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Outdoor Classsrooms

An outdoor classroom, also sometimes referred to as a schoolyard habitat or community restoration project, is a space set aside for the development of natural habitats in which students and community members can learn about science and the outdoors through a hands on experience. Although most of what is done in an outdoor classroom relates to the environment, it is also an interactive opportunity for students and adults to learn how math, literature, history, art, and music are influenced by nature and our natural resources.

Outdoor classrooms help to peak the interest of students in the world around them and the importance of wildlife and natural resource conservation. The classrooms also help to encourage citizens and other community leaders to be involved in education and the environment through the donation of labor, materials, specific instruction or financial support. This new setting for the classroom provides boundless educational activities for teachers and students that would not be available in a conventional learning space. The outdoor classroom becomes a sanctuary for abundant species, as habitats that suit their basic needs are created. Students are able to learn what types of plants and habitats are needed by specific animals and can use this knowledge to help design the classroom space based on what species they want to attract. Student involvement in the initial design and future upkeep are essential to the future success of the outdoor habitat.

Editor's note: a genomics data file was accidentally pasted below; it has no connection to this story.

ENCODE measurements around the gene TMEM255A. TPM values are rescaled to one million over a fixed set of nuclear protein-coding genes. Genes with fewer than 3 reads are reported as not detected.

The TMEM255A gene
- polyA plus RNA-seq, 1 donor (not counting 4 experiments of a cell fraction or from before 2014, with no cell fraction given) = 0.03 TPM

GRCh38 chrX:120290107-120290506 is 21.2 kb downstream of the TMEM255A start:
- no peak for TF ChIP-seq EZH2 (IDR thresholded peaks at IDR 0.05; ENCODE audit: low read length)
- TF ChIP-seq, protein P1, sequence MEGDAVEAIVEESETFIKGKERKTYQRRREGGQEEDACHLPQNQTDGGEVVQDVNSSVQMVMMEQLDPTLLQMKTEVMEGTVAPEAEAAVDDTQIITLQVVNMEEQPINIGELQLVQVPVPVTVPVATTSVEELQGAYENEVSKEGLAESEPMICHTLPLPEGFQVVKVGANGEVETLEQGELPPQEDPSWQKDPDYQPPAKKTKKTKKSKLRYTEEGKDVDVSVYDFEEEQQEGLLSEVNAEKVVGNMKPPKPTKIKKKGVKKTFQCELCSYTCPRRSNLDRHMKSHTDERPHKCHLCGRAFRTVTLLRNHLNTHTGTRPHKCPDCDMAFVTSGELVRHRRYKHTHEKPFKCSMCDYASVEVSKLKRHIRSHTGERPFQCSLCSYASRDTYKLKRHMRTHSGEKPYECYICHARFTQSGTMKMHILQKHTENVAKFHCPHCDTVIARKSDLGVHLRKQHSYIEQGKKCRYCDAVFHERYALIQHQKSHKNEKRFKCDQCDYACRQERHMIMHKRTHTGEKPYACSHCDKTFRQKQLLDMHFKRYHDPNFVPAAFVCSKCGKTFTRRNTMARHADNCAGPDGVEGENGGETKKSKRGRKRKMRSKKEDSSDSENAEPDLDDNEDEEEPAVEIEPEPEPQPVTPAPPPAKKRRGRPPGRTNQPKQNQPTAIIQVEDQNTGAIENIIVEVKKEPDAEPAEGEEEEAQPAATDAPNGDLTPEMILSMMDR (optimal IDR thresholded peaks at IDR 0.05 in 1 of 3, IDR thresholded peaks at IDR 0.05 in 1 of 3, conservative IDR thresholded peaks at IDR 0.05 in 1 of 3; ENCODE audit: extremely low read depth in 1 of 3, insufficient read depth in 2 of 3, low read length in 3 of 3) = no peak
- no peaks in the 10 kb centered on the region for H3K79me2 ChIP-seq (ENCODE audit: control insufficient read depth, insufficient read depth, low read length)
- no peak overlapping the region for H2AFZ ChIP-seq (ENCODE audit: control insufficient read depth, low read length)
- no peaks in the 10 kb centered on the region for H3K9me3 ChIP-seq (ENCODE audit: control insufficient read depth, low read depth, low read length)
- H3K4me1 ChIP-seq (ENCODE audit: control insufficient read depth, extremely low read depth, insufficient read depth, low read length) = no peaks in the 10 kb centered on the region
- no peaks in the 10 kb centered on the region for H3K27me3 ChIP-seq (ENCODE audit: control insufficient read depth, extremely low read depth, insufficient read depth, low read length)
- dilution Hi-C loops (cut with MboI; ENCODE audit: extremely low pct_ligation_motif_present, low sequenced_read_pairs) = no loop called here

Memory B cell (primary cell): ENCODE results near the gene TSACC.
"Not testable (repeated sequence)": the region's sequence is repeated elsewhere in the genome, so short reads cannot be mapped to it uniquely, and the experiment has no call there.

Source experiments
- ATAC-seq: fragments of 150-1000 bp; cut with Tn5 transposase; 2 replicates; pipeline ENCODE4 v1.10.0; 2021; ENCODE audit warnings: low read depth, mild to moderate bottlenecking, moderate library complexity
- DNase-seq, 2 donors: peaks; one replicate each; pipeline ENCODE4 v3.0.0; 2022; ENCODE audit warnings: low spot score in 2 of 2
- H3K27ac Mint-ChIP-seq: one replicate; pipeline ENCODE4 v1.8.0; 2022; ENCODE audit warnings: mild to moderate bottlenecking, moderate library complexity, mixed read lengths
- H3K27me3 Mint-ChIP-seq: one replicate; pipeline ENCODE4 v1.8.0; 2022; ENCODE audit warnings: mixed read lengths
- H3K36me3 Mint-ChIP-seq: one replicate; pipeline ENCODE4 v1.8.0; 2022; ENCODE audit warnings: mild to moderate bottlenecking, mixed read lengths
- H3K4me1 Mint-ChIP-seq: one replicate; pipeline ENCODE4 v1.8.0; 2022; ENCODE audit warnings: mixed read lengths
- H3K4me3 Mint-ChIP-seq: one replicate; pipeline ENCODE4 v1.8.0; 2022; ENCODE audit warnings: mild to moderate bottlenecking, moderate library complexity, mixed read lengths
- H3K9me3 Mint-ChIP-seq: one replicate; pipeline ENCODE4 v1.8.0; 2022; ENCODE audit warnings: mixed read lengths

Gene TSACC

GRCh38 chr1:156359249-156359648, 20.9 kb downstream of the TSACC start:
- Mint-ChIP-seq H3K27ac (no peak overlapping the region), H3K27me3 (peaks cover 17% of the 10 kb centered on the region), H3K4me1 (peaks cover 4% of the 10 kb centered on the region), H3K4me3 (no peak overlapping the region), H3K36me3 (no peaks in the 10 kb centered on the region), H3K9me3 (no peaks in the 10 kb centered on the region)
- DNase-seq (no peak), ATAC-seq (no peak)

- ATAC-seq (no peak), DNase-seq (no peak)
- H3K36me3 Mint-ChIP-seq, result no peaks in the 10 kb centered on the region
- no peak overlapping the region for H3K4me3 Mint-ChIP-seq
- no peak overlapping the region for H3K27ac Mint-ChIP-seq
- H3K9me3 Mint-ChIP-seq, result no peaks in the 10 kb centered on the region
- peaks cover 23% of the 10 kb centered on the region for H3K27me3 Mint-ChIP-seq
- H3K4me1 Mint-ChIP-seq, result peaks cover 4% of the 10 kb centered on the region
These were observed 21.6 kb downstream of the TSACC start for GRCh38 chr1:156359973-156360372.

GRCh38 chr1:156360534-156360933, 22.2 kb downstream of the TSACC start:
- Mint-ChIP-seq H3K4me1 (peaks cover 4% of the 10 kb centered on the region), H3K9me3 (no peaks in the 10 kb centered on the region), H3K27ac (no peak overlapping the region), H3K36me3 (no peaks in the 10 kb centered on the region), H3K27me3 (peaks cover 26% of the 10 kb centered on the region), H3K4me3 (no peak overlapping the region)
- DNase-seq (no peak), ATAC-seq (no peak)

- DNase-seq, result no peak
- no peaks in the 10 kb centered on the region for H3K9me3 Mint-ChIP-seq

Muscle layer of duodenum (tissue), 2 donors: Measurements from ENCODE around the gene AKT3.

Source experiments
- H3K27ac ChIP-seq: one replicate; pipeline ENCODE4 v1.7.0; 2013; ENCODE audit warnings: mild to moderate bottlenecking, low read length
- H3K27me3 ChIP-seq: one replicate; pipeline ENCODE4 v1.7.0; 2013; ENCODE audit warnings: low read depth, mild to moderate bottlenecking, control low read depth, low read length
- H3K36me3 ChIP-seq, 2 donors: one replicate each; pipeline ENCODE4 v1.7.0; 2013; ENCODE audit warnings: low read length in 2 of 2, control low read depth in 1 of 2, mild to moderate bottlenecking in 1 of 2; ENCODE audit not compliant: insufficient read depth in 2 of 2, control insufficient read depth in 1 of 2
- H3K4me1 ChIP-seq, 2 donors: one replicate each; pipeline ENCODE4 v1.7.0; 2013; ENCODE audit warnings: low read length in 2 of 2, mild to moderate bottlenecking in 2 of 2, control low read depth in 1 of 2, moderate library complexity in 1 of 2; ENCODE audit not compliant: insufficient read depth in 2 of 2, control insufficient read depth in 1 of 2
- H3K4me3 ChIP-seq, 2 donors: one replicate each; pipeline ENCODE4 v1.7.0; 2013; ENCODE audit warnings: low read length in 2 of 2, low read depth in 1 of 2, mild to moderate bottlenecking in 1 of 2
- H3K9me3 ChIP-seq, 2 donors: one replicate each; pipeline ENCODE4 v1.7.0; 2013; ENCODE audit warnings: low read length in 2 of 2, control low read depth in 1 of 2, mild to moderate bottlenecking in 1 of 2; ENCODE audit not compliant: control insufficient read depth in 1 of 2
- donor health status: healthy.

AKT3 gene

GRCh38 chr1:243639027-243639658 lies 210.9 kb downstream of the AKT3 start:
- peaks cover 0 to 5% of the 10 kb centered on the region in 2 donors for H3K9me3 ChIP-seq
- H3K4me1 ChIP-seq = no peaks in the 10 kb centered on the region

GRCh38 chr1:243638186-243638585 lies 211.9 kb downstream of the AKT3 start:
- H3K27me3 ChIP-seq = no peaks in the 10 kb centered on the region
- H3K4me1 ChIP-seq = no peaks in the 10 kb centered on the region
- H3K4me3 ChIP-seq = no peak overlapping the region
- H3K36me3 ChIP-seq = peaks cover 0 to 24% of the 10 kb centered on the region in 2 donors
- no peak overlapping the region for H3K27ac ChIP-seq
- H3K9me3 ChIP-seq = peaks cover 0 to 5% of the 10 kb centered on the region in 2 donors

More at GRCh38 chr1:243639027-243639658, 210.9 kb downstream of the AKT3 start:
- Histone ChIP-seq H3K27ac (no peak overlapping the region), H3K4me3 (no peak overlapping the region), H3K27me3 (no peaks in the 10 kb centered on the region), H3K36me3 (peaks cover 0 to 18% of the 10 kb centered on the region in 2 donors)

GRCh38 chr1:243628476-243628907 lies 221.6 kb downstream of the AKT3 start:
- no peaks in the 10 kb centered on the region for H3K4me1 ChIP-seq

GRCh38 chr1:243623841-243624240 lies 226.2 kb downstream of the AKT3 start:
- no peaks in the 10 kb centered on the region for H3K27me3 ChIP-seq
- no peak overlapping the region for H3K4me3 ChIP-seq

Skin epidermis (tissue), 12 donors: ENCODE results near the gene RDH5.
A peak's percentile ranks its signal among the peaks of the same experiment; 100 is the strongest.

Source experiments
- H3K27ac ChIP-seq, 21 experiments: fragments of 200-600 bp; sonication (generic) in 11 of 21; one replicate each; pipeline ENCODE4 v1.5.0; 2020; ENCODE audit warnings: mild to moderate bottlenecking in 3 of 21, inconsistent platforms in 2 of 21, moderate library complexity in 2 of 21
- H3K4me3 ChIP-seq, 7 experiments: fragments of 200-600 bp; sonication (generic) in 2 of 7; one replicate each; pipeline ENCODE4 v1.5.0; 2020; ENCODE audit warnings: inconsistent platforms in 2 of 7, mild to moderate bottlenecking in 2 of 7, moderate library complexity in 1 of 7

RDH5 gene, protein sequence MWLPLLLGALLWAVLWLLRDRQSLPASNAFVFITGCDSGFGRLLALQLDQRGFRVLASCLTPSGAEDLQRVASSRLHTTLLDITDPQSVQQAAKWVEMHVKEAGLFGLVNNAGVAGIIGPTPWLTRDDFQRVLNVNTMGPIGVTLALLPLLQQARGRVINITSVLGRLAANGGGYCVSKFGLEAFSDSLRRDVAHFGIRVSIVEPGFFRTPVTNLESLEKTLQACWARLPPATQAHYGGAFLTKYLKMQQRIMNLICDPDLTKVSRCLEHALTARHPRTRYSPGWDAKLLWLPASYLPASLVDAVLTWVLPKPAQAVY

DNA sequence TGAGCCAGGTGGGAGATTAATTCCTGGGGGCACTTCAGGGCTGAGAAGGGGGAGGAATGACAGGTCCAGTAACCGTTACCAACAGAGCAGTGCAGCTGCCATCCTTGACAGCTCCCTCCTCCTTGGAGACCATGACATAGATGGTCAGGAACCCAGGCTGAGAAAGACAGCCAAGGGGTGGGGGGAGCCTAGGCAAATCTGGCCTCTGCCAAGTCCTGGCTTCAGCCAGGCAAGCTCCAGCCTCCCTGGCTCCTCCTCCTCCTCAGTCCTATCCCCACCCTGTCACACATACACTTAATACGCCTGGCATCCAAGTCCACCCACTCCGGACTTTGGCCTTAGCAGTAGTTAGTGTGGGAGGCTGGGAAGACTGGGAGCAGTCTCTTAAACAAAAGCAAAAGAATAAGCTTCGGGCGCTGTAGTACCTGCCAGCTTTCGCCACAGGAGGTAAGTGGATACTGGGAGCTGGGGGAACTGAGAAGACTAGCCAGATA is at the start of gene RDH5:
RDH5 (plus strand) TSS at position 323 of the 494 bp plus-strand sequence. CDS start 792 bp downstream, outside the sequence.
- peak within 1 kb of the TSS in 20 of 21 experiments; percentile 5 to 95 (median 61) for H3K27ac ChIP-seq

Outdoor Classrooms can come in many different shapes and sizes depending on a group's resource and space constraints. Something as simple as a flower or vegetable garden or as intricate as a pond, aquatic investigation site, or weather station can be built as an outdoor classroom. Other ideas include butterfly gardens, forest trails, gardens with particular themes (art gardens), amphitheaters, courtyards, bird sanctuaries, and animal tracking boxes. Creativity is crucial and will make the outdoor classroom experience a delight for all involved.

Types of Outdoor Classrooms:

  • Ponds, streams and wetlands
  • Butterfly and wildflower gardens
  • Agriculture gardens- vegetable etc.
  • Bird and squirrel sanctuaries
  • Composting and recycling areas
  • Arboretums with native trees, shrubs, plants and nursery areas
  • Weather stations
  • Amphitheaters, shelters, nature trails and other structures
  • Art gardens - sculpture, oriental, artist specific gardens (Monet- water lilies; Van Gogh sunflowers)
  • Oyster gardens